Today in the Times, Kate Muir writes about sheds, sheds week and interviews my good self.
Across the nation, in back gardens and allotments, excitement is in the spring air, for now is the time to enter the Shed of the Year 2009. Your shed need not be expensive, but it has to show ingenuity, eccentricity or cack-handed exuberance to win, if previous competition entries are typical. We shed-lovers — the technical term is “sheddies” — are fascinated by the art and science of hut erection. We can easily spend a couple of hours ogling readers’ sheds online. The Shed of the Year competition is our Cup Final, our Olympics, our Miss World competition.
This report comes to you by laptop from my humble shed in Cricklewood, North London. It’s painted allotment-regulation green, and has a red velvet baroque chair which I found in a skip, and metal shelves which cost a fiver when Woolworths closed. At £99 from Homebase, and 3ft wide, it is the smallest shed on the allotments and was built by drunks on a dim winter afternoon three years ago. It goes without saying that my shed, like all much-loved sheds, is an escape hatch to a different world.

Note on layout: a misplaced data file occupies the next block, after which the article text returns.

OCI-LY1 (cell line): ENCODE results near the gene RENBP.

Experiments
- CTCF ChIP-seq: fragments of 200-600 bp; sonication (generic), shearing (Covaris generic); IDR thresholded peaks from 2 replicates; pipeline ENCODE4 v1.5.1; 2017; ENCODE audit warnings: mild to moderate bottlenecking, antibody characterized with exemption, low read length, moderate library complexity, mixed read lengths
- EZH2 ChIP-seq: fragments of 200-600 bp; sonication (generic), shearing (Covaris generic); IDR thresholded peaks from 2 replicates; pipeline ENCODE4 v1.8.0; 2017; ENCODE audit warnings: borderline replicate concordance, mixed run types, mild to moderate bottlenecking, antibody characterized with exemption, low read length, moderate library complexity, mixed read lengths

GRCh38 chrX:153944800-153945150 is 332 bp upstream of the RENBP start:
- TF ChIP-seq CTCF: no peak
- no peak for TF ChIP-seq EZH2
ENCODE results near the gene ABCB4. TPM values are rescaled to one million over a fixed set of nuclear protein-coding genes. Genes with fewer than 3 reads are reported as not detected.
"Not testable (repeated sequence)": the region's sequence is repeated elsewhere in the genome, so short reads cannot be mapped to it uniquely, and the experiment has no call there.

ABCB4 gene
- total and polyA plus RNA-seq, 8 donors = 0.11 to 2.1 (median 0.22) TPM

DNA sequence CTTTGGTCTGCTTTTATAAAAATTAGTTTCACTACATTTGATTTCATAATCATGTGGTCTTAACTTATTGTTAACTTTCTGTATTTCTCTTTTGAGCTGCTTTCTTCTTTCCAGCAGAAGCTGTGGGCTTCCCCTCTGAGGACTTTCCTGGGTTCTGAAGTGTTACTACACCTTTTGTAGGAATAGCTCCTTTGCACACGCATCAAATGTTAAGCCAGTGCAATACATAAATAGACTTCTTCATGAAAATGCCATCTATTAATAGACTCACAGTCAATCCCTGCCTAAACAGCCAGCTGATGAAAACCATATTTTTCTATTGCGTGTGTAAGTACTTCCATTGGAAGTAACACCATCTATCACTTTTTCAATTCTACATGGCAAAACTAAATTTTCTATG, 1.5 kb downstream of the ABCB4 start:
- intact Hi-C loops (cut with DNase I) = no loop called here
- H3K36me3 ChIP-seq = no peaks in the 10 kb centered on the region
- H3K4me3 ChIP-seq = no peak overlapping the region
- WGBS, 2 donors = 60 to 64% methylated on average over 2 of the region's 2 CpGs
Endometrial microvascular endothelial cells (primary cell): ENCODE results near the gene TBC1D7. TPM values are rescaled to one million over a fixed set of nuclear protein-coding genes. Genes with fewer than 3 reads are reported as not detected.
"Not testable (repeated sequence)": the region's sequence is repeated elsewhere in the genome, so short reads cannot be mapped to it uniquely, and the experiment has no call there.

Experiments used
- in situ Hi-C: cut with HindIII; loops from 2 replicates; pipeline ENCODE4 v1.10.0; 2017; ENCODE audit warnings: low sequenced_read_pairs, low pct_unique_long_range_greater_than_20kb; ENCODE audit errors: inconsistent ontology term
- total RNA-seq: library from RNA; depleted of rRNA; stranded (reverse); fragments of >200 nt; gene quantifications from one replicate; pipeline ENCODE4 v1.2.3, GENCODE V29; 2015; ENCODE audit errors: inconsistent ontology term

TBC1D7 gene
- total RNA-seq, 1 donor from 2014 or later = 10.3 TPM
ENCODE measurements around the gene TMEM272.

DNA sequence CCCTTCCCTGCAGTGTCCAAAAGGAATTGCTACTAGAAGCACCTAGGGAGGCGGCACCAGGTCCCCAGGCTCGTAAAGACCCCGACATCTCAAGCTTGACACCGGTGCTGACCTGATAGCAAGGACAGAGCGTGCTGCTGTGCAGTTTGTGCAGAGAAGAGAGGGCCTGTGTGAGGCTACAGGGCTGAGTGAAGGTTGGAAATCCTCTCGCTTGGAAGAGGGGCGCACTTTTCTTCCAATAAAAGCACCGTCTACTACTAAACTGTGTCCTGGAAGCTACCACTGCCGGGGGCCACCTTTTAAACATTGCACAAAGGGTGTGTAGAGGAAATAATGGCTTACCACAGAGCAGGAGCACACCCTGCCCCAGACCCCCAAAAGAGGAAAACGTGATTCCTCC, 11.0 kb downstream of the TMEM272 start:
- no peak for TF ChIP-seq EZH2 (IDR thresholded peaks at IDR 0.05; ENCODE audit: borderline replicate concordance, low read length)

Unlike my life, my shed is simple, calm and wellorganised: tools hung on nails, seeds in boxes, gardening gloves in pairs: everything where it should be. My shed is prosaic, a glorified allotment locker. I shall not be entering it for Shed of the Year, even in the “Normal Shed” category, because there are far greater works out there, many bordering on the insane.
So why not Share your Shed NOW
Over at the Gaurdian, Shed Judge Alex from Shedworking pens his own piece about Shed Working.
Over the last decade we have witnessed the miniaturisation of the office workplace. A cramped outbuilding which once housed lawnmowers and pots can now comfortably be insulated from the cold, fitted with its own electrics, and link you to anywhere in the world. It’s an alternative workplace revolution. It’s shedworking.
So the broadsheets have sheds covered from from all angles this weekend….